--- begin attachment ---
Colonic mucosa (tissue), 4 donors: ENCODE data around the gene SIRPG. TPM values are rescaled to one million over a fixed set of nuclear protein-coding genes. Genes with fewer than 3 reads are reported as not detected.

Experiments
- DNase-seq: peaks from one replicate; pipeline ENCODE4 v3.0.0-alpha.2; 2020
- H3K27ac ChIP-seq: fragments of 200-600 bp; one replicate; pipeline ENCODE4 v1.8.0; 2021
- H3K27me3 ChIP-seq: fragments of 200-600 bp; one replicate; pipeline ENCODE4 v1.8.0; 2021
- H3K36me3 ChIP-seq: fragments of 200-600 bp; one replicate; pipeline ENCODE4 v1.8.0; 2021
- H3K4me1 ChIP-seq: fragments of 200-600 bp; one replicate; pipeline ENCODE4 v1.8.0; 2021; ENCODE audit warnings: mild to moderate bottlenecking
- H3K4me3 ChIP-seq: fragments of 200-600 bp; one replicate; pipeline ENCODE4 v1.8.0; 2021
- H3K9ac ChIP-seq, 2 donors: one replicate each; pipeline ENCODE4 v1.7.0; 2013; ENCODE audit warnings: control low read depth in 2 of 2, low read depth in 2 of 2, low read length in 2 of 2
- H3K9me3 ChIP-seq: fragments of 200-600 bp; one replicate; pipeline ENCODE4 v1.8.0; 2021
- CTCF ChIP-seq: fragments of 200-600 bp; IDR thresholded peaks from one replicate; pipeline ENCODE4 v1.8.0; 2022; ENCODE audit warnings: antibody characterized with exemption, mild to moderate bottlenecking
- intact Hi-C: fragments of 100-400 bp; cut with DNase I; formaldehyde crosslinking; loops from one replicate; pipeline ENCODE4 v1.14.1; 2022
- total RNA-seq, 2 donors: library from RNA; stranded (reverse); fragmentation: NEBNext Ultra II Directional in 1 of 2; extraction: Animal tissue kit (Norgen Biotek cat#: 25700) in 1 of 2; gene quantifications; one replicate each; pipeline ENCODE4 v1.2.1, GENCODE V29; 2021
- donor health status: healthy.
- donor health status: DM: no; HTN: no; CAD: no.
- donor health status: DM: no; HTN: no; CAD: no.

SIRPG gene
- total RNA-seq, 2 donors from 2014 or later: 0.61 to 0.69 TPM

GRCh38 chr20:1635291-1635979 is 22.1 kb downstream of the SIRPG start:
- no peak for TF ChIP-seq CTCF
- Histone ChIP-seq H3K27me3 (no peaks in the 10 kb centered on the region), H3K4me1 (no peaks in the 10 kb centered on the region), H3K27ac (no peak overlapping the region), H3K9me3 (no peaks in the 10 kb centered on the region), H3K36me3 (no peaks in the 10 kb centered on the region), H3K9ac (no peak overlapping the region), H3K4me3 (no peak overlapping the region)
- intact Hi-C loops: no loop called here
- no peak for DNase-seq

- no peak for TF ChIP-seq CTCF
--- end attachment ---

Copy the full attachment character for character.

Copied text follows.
Colonic mucosa (tissue), 4 donors: ENCODE data around the gene SIRPG. TPM values are rescaled to one million over a fixed set of nuclear protein-coding genes. Genes with fewer than 3 reads are reported as not detected.

Experiments
- DNase-seq: peaks from one replicate; pipeline ENCODE4 v3.0.0-alpha.2; 2020
- H3K27ac ChIP-seq: fragments of 200-600 bp; one replicate; pipeline ENCODE4 v1.8.0; 2021
- H3K27me3 ChIP-seq: fragments of 200-600 bp; one replicate; pipeline ENCODE4 v1.8.0; 2021
- H3K36me3 ChIP-seq: fragments of 200-600 bp; one replicate; pipeline ENCODE4 v1.8.0; 2021
- H3K4me1 ChIP-seq: fragments of 200-600 bp; one replicate; pipeline ENCODE4 v1.8.0; 2021; ENCODE audit warnings: mild to moderate bottlenecking
- H3K4me3 ChIP-seq: fragments of 200-600 bp; one replicate; pipeline ENCODE4 v1.8.0; 2021
- H3K9ac ChIP-seq, 2 donors: one replicate each; pipeline ENCODE4 v1.7.0; 2013; ENCODE audit warnings: control low read depth in 2 of 2, low read depth in 2 of 2, low read length in 2 of 2
- H3K9me3 ChIP-seq: fragments of 200-600 bp; one replicate; pipeline ENCODE4 v1.8.0; 2021
- CTCF ChIP-seq: fragments of 200-600 bp; IDR thresholded peaks from one replicate; pipeline ENCODE4 v1.8.0; 2022; ENCODE audit warnings: antibody characterized with exemption, mild to moderate bottlenecking
- intact Hi-C: fragments of 100-400 bp; cut with DNase I; formaldehyde crosslinking; loops from one replicate; pipeline ENCODE4 v1.14.1; 2022
- total RNA-seq, 2 donors: library from RNA; stranded (reverse); fragmentation: NEBNext Ultra II Directional in 1 of 2; extraction: Animal tissue kit (Norgen Biotek cat#: 25700) in 1 of 2; gene quantifications; one replicate each; pipeline ENCODE4 v1.2.1, GENCODE V29; 2021
- donor health status: healthy.
- donor health status: DM: no; HTN: no; CAD: no.
- donor health status: DM: no; HTN: no; CAD: no.

SIRPG gene
- total RNA-seq, 2 donors from 2014 or later: 0.61 to 0.69 TPM

GRCh38 chr20:1635291-1635979 is 22.1 kb downstream of the SIRPG start:
- no peak for TF ChIP-seq CTCF
- Histone ChIP-seq H3K27me3 (no peaks in the 10 kb centered on the region), H3K4me1 (no peaks in the 10 kb centered on the region), H3K27ac (no peak overlapping the region), H3K9me3 (no peaks in the 10 kb centered on the region), H3K36me3 (no peaks in the 10 kb centered on the region), H3K9ac (no peak overlapping the region), H3K4me3 (no peak overlapping the region)
- intact Hi-C loops: no loop called here
- no peak for DNase-seq

- no peak for TF ChIP-seq CTCF